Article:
December 20, 2022


California, US on track to achieve 40% reduction of dairy methane emissions by 2030, according to paper




The California Dairy Research Foundation (CDRF) and University of California, Davis CLEAR Center have announced on December 19 the release of a new analysis of methane reduction progress titled "Meeting the Call: How California is Pioneering a Pathway to Significant Dairy Sector Methane Reduction".


The paper, authored by researchers at UC Davis, concludes that efforts are on track to achieve US state California's world-leading target for reducing dairy methane emissions by 40% by 2030.


The report was written by distinguished professors of livestock emissions and agricultural economics, and takes a comprehensive look at progress and projections, expanding upon the analysis previously conducted by the California Air Resources Board.


By documenting achievements to date, additional reduction efforts already funded, historic and current economic trends, and the projected availability of new solutions, the analysis lays out a workable path toward meeting California's goal. The pathway shows Californian dairy farms are on track to achieve the full 40% dairy methane reduction goal, and will reach climate neutrality by 2030. Climate neutrality is the point in which no additional warming is added to the atmosphere.


"This analysis shows that California's dairy sector is well on its way to achieving the target that was established by SB 1383 in 2016," said CDRF executive director Denise Mullinax. "With much important work still ahead, a clear understanding of this pathway helps dairy farmers, policymakers, researchers and other partners make decisions to strategically press forward."


The report outlines the need for continued implementation of California's four-part strategy for dairy methane reduction: farm efficiency and herd attrition, methane avoidance (alternative manure management), methane capture and utilisation (digesters) and enteric methane reduction. Continued alignment of state and federal climate-smart agricultural approaches and incentives will also be critical to maintaining progress.


"Milk demand is growing, and California is among the world's low-cost suppliers of dairy products," said study coauthor Daniel Sumner, distinguished professor in the Department of Agriculture and Resource Economics at UC Davis. "It follows that effective California policy to reduce dairy greenhouse gas emissions must recognise that measures that cause milk production to exit the state do not mitigate global climate change.


"Therefore, measures to help off-set mitigation costs provide positive incentives for adoption of low-cost emission-reducing practices and help stimulate innovation in methane reduction, are the economically efficient approaches."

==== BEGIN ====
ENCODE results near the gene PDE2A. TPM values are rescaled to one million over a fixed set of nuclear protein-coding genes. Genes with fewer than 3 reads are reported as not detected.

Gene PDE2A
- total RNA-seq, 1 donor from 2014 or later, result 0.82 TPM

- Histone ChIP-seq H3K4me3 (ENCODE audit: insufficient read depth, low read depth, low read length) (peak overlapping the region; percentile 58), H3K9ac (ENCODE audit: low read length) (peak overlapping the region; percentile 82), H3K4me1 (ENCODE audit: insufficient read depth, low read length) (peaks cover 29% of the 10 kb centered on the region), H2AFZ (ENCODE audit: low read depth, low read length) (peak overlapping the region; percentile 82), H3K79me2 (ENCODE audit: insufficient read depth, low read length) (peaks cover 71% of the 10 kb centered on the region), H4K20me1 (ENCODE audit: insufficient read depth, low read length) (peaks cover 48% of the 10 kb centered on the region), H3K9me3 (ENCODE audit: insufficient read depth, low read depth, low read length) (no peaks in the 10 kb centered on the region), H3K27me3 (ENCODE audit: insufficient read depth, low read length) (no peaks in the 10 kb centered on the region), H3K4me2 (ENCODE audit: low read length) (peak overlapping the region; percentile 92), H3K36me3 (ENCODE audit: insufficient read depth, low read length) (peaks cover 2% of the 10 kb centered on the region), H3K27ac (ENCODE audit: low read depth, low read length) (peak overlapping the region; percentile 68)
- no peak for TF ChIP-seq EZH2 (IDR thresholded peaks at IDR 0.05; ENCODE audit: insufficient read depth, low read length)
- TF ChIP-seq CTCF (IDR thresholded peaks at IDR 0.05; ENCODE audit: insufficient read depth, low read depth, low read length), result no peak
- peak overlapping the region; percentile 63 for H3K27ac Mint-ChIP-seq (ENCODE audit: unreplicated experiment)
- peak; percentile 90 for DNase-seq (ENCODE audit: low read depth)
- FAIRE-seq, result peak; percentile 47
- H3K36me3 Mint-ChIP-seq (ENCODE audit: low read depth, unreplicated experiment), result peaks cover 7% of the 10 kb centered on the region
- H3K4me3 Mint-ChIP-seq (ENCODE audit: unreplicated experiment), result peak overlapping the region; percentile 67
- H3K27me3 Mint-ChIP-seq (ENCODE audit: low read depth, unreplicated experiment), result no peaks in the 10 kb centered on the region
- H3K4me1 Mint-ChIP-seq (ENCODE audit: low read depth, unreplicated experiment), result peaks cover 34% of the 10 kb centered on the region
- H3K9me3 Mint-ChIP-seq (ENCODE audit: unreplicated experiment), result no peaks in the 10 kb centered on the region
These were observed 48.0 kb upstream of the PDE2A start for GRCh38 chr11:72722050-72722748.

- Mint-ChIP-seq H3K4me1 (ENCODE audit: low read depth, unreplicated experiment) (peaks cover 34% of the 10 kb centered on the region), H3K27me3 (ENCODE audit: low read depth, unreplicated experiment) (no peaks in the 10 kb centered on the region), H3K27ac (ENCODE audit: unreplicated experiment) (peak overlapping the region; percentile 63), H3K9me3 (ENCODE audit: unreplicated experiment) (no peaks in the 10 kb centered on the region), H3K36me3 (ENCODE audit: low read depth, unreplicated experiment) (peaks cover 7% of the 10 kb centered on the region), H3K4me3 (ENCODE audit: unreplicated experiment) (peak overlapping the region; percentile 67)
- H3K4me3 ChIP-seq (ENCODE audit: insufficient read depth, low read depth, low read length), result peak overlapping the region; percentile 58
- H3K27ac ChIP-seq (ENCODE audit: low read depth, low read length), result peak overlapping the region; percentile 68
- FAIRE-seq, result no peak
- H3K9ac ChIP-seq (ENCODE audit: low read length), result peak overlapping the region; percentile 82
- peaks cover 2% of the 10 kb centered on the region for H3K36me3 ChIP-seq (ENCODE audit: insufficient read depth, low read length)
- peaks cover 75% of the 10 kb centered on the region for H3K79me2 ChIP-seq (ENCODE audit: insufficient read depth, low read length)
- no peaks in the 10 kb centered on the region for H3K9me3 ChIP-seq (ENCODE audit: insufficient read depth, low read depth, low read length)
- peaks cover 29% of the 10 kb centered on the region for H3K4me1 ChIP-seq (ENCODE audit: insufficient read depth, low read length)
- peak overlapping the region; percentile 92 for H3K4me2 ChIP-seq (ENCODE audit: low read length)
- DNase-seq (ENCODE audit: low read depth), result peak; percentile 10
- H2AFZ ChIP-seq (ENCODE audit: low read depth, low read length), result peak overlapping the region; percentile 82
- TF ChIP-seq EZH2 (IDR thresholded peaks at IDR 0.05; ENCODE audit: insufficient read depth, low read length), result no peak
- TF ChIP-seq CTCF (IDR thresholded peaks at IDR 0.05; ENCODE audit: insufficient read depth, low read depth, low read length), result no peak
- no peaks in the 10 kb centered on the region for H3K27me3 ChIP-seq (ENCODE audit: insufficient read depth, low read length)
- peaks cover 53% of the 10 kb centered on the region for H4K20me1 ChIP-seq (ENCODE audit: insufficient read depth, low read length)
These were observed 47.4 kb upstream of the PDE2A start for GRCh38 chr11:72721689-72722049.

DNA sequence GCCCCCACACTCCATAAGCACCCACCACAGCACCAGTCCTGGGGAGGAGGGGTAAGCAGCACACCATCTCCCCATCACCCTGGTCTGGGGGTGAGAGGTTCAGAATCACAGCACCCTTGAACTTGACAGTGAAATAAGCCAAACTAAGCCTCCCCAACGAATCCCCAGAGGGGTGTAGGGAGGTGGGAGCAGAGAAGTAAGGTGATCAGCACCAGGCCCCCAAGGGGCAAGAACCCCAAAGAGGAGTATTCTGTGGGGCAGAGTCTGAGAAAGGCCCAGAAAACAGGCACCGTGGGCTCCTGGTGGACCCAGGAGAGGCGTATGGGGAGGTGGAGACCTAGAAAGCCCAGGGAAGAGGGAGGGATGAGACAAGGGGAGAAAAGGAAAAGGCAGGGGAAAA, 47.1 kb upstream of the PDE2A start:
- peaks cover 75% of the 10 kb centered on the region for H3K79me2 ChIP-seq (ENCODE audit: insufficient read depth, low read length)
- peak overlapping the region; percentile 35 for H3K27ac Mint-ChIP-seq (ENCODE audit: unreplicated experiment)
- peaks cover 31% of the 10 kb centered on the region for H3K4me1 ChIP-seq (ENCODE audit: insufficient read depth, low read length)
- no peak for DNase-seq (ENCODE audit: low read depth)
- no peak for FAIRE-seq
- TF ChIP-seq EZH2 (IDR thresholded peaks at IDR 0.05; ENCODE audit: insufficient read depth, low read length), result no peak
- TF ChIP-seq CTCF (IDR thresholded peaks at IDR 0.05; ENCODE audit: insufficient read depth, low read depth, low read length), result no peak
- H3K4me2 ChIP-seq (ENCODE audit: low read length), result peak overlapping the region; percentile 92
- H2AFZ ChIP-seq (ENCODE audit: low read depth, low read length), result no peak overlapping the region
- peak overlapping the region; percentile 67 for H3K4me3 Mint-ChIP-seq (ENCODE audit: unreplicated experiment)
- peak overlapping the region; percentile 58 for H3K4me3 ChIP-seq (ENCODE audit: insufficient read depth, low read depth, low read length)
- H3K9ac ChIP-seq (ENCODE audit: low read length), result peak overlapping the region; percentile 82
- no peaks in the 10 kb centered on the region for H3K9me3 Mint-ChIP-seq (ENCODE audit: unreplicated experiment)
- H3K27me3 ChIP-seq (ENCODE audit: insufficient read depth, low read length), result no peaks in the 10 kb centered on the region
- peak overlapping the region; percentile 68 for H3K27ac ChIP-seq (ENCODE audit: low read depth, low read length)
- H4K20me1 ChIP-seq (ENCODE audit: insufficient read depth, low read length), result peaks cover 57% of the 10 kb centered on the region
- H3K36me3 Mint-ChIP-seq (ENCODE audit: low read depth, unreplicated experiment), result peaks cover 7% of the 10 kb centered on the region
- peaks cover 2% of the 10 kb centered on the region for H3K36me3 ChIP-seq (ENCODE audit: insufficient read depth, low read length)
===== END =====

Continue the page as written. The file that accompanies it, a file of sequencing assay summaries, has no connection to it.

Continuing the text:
The paper recognises that enteric methane from the dairy and other livestock sectors is a significant source of greenhouse gas emissions in the United States and California. Several feed additives are expected to become commercially available in the next several years, which could be used to reduce enteric methane emissions from California's dairy herd.


"Adoption of enteric feed additives will become a valuable tool for dairy value chains to meet their greenhouse gas reduction goals," said coauthor and professor Dr. Ermias Kebreab, associate dean of global engagement and director of the World Food Center at UC Davis. "While this report provides only a broad overview of some of the most promising solutions, there is an incredible amount of research being conducted at UC Davis, nationally and internationally. The dairy industry, global food companies, state and federal agencies, and others continue to invest heavily in supporting enteric mitigation research efforts."


The report finds that methane reductions from California's programmes and projects in place today, coupled with the implementation of a moderate feed additive strategy to reduce enteric emissions, is on track to reduce between 7.61 to 10.59 million tonnes of methane (CO2e) by 2030, all from the dairy sector alone.


The collective investment in California's dairy methane reduction effort — from public and private funding — now exceeds US$2 billion and counting. The California dairy sector, in coordination with the California Department of Food and Agriculture, was recently awarded up to US$85 million by the United States Department of Agriculture under the Partnerships for Climate-Smart Commodities. The funding will leverage additional matching state funds and private capital investments, for a total of more than US$300 million in new investment.


"It is important to highlight California's investments and success to date as an example of what is possible within the global livestock sector," said co-author Dr. Frank Mitloehner, professor and air quality specialist and director of the UC Davis CLEAR Center. "California dairy farmers have demonstrated tremendous progress toward the state's methane reduction goal over the past several years. Given the short-lived nature of methane, this rapid reduction is an important contribution to the global effort to quickly limit climate warming."


The author's analysis was prepared by Gladstein Neandross & Associates (GNA).


Funding was provided by CDRF as part of its work to support an innovative and sustainable California dairy industry.


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